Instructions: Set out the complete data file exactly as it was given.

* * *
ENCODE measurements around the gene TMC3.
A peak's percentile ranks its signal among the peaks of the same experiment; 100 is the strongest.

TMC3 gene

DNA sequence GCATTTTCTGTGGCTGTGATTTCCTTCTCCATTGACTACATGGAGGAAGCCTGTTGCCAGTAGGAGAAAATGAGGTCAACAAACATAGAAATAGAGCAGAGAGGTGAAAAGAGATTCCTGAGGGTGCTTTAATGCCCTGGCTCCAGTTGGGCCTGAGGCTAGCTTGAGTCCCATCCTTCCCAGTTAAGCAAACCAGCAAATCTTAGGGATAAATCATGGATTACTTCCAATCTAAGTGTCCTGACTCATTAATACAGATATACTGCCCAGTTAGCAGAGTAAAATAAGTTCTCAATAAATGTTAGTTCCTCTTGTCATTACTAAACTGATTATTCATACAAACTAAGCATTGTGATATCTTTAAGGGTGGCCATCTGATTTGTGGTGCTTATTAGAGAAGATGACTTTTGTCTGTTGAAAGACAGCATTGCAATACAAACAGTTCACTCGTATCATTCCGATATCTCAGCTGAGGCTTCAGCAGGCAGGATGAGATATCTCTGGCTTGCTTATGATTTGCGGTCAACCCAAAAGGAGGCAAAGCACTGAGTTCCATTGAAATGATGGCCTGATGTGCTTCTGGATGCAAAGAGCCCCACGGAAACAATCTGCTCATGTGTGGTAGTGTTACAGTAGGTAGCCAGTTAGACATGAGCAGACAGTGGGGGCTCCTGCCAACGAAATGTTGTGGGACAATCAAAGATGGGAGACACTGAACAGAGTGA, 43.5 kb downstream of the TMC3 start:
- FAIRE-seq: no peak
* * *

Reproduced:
ENCODE measurements around the gene TMC3.
A peak's percentile ranks its signal among the peaks of the same experiment; 100 is the strongest.

TMC3 gene

DNA sequence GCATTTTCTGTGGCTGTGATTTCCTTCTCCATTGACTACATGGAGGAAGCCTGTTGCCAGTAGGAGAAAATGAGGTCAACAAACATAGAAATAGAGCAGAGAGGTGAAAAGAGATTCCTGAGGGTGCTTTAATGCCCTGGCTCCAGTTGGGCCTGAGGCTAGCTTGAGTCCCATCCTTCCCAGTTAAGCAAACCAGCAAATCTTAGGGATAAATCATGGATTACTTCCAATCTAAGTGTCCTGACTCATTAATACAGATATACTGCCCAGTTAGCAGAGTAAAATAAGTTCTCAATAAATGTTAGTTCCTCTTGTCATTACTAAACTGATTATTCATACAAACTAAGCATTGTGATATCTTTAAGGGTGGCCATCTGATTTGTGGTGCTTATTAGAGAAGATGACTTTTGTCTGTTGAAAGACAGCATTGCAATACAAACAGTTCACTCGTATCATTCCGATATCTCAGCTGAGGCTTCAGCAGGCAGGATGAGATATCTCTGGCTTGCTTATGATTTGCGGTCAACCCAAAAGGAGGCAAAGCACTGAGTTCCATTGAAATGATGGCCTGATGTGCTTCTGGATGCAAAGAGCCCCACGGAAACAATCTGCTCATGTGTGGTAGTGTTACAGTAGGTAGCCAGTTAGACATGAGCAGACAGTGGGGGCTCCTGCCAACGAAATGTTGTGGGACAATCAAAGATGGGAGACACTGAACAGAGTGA, 43.5 kb downstream of the TMC3 start:
- FAIRE-seq: no peak